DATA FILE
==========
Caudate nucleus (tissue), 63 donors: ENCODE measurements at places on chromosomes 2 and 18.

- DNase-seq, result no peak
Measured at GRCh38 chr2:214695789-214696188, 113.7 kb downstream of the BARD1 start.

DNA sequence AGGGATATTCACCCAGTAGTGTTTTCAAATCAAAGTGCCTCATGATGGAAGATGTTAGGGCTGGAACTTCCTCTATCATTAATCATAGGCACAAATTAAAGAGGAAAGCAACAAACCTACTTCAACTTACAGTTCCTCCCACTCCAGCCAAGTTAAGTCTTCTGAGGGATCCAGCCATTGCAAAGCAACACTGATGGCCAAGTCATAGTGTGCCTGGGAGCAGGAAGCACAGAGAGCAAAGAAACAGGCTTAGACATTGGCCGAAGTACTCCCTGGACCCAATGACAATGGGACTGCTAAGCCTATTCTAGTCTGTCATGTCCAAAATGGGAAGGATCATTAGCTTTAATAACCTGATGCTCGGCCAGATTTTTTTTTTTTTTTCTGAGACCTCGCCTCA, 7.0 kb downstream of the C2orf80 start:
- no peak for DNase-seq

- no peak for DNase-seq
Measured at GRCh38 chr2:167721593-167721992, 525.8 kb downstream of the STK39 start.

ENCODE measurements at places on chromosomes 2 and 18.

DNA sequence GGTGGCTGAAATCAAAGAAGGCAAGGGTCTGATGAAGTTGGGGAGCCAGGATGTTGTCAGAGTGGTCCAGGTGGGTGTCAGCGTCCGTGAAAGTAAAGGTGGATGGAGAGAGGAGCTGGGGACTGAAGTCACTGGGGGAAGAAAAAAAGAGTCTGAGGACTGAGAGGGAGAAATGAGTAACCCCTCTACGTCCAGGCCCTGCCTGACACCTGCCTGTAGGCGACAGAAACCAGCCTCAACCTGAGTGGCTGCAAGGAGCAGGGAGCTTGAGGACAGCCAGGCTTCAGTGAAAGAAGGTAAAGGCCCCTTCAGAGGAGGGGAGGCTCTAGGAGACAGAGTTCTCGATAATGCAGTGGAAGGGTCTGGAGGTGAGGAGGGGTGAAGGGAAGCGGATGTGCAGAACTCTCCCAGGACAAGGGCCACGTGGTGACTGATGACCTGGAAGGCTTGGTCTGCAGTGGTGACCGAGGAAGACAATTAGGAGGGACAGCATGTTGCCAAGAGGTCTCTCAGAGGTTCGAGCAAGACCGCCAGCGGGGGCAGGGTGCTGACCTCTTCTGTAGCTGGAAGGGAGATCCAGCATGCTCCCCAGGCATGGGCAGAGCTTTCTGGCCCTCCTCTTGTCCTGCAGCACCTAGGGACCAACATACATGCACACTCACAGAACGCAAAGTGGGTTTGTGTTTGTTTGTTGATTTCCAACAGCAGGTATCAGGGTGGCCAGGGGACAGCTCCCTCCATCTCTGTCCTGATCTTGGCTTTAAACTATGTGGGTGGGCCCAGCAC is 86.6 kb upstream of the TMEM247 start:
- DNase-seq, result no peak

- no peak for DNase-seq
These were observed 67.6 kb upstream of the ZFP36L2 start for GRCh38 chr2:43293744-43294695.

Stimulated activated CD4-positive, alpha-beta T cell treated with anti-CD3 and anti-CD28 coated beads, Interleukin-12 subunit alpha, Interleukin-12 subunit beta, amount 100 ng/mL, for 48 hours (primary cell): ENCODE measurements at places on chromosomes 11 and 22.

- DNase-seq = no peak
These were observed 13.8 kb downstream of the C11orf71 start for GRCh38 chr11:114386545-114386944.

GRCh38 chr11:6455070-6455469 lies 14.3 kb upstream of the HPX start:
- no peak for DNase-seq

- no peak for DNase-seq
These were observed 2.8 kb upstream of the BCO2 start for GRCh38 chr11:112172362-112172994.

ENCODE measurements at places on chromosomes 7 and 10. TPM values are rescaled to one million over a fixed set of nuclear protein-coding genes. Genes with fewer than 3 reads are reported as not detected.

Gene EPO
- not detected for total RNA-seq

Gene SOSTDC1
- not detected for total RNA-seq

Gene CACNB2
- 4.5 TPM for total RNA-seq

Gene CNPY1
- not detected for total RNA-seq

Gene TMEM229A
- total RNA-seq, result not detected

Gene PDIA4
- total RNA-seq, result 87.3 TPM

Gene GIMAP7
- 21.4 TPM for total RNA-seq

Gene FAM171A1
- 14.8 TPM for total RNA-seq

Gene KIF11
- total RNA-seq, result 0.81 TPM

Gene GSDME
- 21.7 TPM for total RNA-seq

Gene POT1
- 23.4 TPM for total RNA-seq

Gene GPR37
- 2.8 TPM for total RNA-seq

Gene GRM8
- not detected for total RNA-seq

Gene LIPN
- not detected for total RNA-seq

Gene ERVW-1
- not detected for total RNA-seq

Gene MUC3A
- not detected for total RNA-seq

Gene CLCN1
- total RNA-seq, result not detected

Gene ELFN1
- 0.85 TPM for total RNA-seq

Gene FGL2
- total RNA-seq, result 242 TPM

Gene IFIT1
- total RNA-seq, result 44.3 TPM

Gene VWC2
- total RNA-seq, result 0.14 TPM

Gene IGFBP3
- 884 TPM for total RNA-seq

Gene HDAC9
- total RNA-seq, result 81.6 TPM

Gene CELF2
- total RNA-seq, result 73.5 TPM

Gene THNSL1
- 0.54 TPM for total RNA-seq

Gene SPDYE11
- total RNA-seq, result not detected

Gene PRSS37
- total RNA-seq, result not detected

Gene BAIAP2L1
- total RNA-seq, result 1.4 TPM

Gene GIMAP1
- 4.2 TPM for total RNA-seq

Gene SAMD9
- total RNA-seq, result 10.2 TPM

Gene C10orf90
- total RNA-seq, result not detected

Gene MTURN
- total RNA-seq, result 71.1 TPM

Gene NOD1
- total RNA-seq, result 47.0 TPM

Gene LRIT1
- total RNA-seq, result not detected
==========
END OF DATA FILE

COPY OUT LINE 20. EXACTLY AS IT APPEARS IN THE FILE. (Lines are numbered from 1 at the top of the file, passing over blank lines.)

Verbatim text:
ENCODE measurements at places on chromosomes 7 and 10. TPM values are rescaled to one million over a fixed set of nuclear protein-coding genes. Genes with fewer than 3 reads are reported as not detected.